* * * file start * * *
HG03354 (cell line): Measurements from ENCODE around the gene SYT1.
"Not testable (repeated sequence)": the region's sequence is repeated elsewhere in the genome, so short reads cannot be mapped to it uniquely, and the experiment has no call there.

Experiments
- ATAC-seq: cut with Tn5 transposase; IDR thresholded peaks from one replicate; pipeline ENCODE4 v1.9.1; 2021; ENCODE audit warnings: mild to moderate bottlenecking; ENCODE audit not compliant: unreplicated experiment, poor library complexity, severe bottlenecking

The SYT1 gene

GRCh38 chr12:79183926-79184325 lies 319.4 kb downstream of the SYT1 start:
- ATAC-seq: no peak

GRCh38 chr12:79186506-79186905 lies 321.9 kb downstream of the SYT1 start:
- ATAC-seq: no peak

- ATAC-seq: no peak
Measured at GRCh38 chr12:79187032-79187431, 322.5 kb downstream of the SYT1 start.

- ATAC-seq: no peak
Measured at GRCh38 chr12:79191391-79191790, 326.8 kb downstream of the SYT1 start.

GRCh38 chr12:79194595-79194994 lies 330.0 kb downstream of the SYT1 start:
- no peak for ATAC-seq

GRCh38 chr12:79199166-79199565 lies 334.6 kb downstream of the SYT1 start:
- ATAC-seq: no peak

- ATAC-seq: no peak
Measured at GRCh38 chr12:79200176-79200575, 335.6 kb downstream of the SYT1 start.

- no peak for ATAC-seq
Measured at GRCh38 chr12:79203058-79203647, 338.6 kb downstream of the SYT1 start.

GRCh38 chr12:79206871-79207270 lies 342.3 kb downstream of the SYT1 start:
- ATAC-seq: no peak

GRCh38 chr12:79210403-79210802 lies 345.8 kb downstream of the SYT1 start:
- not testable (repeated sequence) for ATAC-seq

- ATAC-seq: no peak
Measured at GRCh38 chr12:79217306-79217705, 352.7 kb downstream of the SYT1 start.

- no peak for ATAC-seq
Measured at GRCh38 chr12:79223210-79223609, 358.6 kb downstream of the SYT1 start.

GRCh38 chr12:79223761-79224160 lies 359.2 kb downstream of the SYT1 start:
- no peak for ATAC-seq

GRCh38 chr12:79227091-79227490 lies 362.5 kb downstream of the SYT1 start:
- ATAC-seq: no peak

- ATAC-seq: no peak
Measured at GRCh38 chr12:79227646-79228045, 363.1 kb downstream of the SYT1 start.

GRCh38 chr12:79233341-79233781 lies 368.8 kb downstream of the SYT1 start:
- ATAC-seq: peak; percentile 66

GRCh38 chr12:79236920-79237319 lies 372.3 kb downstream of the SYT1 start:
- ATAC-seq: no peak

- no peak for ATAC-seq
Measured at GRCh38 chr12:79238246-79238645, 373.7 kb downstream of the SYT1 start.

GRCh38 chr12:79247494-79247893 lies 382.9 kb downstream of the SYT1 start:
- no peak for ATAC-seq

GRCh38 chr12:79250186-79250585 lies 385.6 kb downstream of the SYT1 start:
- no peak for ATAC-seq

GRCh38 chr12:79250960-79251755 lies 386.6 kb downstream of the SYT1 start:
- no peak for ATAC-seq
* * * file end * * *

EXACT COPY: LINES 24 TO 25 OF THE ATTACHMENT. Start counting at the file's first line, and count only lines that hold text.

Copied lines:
GRCh38 chr12:79210403-79210802 lies 345.8 kb downstream of the SYT1 start:
- not testable (repeated sequence) for ATAC-seq